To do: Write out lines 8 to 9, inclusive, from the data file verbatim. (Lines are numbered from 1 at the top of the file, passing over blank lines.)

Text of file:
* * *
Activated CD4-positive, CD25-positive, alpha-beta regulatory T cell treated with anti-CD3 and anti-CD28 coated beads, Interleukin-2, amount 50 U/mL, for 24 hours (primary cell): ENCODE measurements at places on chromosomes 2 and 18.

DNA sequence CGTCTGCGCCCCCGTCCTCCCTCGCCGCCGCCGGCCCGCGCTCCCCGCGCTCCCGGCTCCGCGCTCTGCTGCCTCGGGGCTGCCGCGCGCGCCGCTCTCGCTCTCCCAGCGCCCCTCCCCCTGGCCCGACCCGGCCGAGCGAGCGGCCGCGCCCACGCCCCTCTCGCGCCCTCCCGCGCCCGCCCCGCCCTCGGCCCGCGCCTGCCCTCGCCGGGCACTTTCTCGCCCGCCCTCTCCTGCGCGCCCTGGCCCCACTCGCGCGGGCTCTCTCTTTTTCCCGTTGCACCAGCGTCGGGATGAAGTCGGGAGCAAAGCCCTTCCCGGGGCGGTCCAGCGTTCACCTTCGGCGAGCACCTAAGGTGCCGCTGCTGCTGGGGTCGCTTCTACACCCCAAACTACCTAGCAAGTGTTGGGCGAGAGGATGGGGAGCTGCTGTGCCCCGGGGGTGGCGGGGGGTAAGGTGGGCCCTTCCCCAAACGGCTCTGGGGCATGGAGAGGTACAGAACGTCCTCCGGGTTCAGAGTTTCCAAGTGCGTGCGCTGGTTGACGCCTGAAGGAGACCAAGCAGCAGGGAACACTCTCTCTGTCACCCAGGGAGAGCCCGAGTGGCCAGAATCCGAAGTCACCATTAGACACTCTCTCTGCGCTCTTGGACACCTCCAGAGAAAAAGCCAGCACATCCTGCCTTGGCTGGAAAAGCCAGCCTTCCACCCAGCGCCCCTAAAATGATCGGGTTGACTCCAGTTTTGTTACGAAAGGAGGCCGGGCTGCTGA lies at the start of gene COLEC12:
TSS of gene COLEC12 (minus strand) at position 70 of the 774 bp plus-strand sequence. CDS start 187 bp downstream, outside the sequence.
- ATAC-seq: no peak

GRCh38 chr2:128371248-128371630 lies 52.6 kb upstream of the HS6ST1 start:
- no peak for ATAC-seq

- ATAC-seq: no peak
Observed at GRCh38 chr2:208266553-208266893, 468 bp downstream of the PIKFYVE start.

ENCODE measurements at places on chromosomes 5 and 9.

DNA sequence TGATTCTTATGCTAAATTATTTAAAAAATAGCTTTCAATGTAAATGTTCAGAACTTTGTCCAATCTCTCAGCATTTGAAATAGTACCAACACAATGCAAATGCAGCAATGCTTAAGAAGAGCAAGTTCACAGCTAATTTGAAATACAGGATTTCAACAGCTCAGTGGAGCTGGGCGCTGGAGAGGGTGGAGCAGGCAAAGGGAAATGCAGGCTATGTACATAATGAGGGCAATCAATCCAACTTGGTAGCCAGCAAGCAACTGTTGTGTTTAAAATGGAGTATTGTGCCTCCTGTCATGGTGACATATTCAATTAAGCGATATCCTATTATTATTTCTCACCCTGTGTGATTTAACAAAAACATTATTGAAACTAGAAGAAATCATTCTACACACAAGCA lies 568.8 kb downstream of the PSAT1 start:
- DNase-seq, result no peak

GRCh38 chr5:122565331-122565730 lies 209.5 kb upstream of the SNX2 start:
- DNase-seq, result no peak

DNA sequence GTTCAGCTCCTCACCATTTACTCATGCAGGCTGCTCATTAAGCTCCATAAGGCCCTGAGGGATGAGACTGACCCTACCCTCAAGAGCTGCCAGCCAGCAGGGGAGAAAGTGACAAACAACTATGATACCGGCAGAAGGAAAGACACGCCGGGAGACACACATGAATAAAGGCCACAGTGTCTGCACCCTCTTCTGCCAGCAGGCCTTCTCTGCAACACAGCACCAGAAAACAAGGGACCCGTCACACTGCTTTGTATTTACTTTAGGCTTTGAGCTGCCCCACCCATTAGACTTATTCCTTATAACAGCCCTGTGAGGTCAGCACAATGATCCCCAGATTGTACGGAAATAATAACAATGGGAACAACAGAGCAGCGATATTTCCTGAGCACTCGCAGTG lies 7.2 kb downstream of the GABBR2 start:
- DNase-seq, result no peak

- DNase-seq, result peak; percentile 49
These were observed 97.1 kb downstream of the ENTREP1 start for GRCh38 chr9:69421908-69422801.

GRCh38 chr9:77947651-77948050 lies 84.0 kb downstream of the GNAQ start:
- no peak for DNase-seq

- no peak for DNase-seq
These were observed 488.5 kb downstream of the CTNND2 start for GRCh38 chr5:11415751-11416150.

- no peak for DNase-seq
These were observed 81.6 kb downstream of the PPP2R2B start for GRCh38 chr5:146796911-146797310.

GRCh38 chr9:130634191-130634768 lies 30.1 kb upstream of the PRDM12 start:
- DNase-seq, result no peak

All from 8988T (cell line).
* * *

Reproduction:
Observed at GRCh38 chr2:208266553-208266893, 468 bp downstream of the PIKFYVE start.

ENCODE measurements at places on chromosomes 5 and 9.